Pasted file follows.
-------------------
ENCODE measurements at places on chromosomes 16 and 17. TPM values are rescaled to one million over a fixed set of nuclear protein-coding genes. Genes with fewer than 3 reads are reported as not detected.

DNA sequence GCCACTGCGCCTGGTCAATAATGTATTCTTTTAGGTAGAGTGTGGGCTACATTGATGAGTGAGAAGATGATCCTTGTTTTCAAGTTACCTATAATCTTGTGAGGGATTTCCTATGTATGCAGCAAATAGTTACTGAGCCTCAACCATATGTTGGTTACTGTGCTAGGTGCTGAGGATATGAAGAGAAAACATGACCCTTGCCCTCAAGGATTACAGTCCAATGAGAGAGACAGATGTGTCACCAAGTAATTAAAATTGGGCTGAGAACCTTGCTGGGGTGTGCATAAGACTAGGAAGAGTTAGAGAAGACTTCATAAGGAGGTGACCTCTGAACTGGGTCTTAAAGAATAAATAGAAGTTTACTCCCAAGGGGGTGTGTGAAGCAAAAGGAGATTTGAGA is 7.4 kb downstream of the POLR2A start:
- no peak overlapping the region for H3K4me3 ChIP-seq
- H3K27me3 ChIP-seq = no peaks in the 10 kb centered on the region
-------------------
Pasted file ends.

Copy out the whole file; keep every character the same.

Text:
ENCODE measurements at places on chromosomes 16 and 17. TPM values are rescaled to one million over a fixed set of nuclear protein-coding genes. Genes with fewer than 3 reads are reported as not detected.

DNA sequence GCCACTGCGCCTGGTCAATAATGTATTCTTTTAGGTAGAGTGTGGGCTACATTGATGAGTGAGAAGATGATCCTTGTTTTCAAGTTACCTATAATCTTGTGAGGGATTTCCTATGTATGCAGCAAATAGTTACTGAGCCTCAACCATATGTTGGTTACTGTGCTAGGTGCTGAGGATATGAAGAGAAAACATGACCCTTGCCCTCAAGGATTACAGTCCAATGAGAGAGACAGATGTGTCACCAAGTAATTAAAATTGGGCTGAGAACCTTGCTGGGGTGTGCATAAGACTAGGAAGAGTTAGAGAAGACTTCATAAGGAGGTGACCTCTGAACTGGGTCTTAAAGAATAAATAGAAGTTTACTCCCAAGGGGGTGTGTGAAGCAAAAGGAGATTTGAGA is 7.4 kb downstream of the POLR2A start:
- no peak overlapping the region for H3K4me3 ChIP-seq
- H3K27me3 ChIP-seq = no peaks in the 10 kb centered on the region